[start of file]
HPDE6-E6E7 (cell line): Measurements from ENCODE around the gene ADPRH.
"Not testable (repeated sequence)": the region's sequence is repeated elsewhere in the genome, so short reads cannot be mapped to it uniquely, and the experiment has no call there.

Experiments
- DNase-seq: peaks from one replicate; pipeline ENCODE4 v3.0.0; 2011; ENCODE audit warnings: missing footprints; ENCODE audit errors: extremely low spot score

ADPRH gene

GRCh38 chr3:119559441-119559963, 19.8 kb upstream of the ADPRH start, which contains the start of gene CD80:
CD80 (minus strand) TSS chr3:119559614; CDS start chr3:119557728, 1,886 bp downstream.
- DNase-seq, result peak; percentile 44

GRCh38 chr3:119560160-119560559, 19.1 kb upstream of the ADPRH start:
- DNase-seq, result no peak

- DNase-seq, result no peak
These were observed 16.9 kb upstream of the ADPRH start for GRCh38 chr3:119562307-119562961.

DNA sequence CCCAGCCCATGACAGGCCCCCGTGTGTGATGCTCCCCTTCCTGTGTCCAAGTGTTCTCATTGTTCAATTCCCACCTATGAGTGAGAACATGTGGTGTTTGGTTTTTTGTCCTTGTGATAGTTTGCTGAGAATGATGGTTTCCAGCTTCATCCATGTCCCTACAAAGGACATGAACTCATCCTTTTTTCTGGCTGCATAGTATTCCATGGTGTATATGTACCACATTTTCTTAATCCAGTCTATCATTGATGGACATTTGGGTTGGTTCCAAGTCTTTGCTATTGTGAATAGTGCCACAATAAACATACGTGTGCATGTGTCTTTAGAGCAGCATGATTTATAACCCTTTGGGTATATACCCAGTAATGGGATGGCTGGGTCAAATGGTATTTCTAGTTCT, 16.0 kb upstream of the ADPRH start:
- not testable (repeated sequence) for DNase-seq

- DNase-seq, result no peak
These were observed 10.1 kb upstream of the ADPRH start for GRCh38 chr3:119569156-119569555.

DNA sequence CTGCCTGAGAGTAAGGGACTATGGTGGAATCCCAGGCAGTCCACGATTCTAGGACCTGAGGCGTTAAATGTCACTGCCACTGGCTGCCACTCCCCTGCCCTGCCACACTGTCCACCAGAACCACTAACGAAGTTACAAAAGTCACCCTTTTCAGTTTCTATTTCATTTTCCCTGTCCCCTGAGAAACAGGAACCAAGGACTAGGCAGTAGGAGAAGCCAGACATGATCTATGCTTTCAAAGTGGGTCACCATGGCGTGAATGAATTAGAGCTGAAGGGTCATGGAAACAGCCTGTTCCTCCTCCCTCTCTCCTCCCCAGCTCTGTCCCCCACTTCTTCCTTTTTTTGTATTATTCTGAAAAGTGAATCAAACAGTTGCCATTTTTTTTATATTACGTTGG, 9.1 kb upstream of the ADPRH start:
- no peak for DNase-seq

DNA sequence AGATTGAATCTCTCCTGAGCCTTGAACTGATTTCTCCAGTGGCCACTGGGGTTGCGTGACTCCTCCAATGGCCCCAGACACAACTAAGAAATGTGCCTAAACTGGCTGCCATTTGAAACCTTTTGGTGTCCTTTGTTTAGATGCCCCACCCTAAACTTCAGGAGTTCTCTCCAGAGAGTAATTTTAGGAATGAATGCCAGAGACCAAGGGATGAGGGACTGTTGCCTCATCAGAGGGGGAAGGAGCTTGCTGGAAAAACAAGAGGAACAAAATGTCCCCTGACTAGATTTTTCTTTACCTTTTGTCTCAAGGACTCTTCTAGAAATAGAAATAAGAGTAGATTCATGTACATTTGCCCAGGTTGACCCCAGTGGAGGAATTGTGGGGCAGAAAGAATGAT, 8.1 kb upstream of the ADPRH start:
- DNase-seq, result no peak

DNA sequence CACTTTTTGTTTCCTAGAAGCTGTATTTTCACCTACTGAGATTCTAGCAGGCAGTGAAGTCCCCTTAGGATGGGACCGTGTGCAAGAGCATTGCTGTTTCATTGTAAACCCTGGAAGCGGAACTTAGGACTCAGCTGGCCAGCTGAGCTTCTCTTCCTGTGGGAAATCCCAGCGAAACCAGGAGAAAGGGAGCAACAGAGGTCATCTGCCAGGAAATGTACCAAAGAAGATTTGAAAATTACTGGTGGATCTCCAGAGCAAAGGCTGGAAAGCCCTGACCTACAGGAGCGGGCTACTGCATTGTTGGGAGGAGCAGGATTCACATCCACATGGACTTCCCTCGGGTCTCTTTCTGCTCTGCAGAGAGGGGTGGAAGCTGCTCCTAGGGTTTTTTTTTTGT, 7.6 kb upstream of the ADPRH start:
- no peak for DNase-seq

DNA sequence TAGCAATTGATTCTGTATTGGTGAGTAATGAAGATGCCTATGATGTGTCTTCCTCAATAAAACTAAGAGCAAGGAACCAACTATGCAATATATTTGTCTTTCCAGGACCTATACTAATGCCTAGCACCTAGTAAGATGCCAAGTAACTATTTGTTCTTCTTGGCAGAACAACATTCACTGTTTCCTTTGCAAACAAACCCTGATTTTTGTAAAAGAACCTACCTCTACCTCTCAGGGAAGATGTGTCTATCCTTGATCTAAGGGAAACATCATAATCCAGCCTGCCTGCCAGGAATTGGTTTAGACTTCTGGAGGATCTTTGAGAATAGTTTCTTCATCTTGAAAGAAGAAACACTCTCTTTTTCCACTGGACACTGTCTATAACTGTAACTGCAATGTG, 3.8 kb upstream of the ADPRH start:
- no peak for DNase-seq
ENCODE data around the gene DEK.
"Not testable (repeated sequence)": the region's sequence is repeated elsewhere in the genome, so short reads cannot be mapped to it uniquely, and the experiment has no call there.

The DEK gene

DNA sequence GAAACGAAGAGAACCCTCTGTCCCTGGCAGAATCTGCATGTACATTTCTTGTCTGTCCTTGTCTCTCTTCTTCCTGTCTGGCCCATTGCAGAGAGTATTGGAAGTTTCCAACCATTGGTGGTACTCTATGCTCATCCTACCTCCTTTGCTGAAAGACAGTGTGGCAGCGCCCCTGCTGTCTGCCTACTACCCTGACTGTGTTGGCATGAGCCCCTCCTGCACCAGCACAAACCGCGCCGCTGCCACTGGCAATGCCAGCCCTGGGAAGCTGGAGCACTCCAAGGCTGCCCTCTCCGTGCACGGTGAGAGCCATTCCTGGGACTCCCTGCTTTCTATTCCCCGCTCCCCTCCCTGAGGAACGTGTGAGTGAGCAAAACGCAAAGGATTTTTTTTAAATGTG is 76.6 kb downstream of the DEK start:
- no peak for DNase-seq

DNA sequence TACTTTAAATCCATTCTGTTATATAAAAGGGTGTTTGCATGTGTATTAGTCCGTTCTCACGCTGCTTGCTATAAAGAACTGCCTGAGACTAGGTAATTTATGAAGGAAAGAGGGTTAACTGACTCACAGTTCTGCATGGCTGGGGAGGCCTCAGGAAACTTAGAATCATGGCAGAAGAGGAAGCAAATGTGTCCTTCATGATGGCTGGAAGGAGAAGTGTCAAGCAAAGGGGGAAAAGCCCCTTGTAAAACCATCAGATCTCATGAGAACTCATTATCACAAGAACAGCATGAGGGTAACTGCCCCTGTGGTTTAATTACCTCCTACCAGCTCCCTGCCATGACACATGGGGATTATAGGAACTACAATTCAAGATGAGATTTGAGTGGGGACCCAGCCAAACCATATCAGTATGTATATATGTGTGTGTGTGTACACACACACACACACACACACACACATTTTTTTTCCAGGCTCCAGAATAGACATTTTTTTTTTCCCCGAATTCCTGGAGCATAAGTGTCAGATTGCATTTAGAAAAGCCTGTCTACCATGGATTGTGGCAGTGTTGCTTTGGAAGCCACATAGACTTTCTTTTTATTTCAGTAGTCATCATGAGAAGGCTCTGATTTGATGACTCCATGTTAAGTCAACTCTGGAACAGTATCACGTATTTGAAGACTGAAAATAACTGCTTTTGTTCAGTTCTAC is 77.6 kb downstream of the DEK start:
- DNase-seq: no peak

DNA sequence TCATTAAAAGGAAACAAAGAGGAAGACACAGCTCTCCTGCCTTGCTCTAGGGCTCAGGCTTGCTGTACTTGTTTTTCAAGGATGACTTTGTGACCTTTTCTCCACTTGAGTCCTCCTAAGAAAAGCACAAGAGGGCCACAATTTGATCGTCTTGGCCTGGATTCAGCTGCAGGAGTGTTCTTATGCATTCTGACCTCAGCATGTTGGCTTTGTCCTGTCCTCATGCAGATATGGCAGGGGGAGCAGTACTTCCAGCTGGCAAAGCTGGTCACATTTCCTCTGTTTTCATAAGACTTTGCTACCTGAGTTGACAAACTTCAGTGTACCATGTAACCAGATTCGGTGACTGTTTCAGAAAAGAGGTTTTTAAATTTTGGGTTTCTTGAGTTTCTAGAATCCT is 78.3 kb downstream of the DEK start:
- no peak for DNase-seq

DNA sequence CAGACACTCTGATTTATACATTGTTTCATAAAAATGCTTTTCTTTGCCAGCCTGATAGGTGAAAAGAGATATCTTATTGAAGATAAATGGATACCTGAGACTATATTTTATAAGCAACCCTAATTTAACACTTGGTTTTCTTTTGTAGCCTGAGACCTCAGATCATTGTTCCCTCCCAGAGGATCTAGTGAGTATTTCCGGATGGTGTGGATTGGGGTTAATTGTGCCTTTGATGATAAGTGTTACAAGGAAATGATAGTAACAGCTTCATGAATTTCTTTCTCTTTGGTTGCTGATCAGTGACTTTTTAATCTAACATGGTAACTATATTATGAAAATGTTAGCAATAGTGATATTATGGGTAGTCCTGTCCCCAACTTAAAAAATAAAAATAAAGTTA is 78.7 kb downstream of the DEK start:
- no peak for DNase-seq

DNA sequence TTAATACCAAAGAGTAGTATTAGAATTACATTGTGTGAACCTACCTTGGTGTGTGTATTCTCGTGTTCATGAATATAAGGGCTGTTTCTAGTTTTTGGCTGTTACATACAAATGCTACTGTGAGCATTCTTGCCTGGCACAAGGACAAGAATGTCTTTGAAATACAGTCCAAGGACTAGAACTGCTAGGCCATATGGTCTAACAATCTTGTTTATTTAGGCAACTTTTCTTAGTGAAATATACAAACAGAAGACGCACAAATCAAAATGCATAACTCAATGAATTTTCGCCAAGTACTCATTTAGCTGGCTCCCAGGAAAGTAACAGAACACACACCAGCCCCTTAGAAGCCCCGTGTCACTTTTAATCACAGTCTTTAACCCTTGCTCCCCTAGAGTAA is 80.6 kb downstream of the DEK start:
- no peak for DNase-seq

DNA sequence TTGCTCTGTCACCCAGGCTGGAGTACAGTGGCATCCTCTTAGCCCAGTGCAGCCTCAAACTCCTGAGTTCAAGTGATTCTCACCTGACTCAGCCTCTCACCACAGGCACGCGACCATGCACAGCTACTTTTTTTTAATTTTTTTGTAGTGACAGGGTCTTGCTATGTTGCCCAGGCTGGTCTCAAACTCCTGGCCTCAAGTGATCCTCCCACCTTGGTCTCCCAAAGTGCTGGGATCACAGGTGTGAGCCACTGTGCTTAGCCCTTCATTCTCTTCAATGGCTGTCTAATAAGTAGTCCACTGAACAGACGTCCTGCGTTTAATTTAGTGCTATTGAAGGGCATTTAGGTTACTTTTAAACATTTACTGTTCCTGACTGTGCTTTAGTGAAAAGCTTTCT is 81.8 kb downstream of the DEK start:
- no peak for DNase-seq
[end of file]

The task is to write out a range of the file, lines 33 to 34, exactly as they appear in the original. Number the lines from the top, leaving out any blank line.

- no peak for DNase-seq

DNA sequence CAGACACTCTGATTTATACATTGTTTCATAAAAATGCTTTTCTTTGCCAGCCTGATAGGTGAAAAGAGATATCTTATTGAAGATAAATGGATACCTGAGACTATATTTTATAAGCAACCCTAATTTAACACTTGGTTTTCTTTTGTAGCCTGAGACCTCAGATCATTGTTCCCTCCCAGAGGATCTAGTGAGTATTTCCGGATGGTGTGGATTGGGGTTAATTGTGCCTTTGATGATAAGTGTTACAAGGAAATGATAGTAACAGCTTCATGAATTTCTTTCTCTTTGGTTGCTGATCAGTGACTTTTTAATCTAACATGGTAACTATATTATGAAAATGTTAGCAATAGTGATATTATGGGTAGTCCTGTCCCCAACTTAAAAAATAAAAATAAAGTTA is 78.7 kb downstream of the DEK start: